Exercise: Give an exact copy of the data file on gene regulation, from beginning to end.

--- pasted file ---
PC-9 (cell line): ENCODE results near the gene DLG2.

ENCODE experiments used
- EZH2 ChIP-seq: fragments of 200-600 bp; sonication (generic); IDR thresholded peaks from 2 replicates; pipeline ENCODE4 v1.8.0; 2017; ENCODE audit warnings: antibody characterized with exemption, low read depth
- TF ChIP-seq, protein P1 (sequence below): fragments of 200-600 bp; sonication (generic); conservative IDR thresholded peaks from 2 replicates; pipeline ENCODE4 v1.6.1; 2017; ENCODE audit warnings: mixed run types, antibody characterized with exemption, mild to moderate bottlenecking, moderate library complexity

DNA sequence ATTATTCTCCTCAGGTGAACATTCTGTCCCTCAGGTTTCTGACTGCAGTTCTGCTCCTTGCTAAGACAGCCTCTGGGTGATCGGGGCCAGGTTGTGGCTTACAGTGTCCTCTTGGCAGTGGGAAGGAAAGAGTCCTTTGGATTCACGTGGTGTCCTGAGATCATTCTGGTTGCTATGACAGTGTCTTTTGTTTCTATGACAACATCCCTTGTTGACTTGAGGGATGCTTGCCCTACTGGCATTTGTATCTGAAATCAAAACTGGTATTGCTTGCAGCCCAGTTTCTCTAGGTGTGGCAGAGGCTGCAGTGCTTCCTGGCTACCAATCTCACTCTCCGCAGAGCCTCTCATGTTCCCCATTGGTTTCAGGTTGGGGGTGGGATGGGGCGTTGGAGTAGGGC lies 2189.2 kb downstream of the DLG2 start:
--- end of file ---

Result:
PC-9 (cell line): ENCODE results near the gene DLG2.

ENCODE experiments used
- EZH2 ChIP-seq: fragments of 200-600 bp; sonication (generic); IDR thresholded peaks from 2 replicates; pipeline ENCODE4 v1.8.0; 2017; ENCODE audit warnings: antibody characterized with exemption, low read depth
- TF ChIP-seq, protein P1 (sequence below): fragments of 200-600 bp; sonication (generic); conservative IDR thresholded peaks from 2 replicates; pipeline ENCODE4 v1.6.1; 2017; ENCODE audit warnings: mixed run types, antibody characterized with exemption, mild to moderate bottlenecking, moderate library complexity

DNA sequence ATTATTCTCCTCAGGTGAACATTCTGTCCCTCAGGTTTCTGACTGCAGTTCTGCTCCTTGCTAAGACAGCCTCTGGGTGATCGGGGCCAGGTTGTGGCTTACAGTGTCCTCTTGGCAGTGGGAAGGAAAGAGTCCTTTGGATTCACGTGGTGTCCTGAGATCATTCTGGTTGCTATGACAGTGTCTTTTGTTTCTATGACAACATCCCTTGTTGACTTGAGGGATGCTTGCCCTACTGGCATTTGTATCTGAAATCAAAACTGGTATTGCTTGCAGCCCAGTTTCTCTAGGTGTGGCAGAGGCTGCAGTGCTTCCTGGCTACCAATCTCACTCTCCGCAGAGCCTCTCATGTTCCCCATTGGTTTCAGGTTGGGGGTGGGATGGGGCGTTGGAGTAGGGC lies 2189.2 kb downstream of the DLG2 start: